“Why Be Happy?” with Dr. Scott Haas
From left to right: JASH Membership & Programs Director, Lila Frisbie & Dr. Scott Haas
On Thursday, January 21, 2021, the Japan-America Society of Hawaii hosted a Talk-Story with Dr. Scott Haas regarding his book “Why Be Happy? The Japanese Way of Acceptance.” Dr. Haas started off with the origins of his interest through watching Akira Kurosawa’s Rashomon. The movie depicted the viewpoints of multiple characters and each of their viewpoints being given validity by the narrator. From this, he pursued this interest in books by Japanese authors and was able to note the difference from Western literature.
In 2002, he was writing about food and chef Daniel Boulud invited him as a guest to a 5-day event in Japan for the movie opening of Lost in Translation. He described it as everything being familiar and foreign, while there were familiar Western elements present, there were many things that he’s continued to learn through his approximately 29 visits to Japan.
One of the concepts he went over in this session was ukeireru. Ukeireru can compound to acceptance but Dr. Haas resonated with the definition “to accept something gently, fun to imagine inside oneself, accepting reality” from the perspective of a mother with a child. As an example, he focused on himself as a father, to accept his children for who they are and help socialize them and to love them without equivocation. He applies this mindset to not just his family but also his work, where he has used it to help navigate social situations to try and understand others and to “lower the temperature” of the situation.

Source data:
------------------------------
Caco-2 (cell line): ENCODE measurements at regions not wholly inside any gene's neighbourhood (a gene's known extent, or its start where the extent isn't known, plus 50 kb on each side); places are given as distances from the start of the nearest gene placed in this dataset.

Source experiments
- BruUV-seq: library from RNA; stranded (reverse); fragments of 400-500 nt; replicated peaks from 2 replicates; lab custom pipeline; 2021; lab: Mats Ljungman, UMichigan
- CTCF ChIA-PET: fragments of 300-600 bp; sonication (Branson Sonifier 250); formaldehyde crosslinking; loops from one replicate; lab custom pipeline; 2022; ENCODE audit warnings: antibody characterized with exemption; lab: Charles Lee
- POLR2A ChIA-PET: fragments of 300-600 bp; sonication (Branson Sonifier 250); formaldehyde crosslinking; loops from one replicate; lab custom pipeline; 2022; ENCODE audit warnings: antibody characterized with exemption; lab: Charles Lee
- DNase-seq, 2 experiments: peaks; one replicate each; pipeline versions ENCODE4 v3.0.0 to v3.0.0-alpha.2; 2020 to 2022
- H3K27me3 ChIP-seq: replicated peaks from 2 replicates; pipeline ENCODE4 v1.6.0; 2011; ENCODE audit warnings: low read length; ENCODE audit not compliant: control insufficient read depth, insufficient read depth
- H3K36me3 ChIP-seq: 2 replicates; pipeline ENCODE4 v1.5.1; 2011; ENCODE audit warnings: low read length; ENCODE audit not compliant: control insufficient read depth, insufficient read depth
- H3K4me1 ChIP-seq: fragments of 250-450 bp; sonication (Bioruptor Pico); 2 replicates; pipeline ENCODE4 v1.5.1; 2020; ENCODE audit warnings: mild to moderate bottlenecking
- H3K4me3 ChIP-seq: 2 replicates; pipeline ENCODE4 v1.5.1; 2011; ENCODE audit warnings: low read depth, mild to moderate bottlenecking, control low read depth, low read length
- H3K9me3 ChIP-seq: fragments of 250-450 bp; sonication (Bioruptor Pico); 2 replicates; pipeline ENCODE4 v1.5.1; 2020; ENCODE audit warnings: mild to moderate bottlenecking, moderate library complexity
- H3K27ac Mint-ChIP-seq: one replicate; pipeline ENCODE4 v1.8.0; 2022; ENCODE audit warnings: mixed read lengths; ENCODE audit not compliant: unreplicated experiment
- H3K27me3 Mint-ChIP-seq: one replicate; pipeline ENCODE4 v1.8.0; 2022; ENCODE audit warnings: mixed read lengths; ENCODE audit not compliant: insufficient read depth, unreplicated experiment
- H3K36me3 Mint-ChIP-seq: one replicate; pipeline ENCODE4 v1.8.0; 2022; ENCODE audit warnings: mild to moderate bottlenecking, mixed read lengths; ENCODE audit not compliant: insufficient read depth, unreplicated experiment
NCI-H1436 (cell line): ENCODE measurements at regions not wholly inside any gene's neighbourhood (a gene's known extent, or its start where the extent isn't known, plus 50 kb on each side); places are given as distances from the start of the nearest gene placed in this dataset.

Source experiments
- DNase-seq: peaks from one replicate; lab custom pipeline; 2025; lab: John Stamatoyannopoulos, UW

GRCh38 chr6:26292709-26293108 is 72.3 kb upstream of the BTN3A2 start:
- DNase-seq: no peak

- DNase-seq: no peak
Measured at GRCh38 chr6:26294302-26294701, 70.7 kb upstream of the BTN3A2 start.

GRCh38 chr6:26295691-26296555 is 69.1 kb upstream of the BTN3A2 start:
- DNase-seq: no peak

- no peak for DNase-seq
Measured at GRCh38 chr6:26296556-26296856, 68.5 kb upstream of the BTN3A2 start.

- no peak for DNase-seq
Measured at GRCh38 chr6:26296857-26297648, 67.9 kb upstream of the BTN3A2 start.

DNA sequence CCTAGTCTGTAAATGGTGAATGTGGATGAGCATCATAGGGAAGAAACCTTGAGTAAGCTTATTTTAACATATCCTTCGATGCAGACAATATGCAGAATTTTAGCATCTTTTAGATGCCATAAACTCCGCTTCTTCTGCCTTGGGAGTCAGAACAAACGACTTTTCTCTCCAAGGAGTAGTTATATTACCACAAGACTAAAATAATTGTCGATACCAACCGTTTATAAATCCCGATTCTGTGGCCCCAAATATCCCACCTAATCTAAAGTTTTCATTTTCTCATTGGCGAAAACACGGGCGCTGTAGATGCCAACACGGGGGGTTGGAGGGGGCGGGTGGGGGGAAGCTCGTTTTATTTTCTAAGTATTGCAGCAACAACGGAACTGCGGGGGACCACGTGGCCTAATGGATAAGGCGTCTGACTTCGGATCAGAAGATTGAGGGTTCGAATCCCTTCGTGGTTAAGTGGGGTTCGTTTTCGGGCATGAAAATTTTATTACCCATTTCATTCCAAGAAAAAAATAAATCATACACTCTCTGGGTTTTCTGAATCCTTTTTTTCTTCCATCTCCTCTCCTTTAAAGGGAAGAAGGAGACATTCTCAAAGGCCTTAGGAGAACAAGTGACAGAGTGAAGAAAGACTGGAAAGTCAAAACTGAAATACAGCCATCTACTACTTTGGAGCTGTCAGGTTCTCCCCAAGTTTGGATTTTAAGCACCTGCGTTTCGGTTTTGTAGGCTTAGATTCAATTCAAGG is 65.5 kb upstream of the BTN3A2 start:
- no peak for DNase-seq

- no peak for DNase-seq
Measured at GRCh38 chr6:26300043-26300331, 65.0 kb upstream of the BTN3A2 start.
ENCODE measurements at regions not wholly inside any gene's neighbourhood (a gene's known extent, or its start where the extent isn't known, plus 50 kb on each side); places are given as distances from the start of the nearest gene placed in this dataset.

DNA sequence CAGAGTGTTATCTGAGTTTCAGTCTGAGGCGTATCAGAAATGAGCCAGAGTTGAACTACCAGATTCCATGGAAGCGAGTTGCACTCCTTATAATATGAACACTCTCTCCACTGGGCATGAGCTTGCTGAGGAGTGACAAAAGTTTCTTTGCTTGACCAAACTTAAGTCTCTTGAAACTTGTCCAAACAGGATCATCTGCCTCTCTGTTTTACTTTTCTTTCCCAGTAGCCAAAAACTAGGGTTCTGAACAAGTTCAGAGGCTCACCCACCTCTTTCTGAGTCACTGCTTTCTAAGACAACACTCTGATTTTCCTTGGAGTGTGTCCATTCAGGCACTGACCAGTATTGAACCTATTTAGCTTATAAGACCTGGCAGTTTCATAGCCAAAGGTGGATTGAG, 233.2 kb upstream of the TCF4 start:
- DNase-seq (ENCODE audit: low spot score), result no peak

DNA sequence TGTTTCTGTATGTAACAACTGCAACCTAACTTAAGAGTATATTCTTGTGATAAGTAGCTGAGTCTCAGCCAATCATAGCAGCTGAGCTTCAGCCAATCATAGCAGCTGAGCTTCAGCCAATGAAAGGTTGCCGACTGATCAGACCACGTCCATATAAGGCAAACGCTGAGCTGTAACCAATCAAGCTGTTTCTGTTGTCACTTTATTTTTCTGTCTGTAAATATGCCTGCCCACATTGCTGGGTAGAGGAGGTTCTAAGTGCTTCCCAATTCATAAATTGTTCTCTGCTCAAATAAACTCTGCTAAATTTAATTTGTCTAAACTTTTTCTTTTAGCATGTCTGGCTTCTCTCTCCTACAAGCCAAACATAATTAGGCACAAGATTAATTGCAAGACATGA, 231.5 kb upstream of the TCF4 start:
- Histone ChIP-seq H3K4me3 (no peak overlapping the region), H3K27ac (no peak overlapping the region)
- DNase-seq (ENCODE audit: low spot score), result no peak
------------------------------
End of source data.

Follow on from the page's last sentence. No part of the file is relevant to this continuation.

He also went over the concept of sumimasen, which was defined as being equivalent to “I apologize for making my needs more important than what you were doing.” He was able to explain the disarming effect of apology particularly in the States, by showing them respect with an apology it helps to alleviate the tension of situations.
The last concept he went over was mindfulness, a concept found in many of the forms of spirituality found in Japan. Some of the things to keep in mind to maintain mindfulness are that the situation is temporary and that change is constantly occurring. Dr. Haas also made the point that if the situation is stressful, you don’t have to respond to it in a stressful way; to be able to accept the situation and have self-awareness of the people around you.
Thank you to Dr. Haas for taking the time out of his schedule to join our audience for this discussion. If you would like to watch the full Talk-Story segment, please click here to watch it on the Japan-America Society of Hawaii YouTube channel.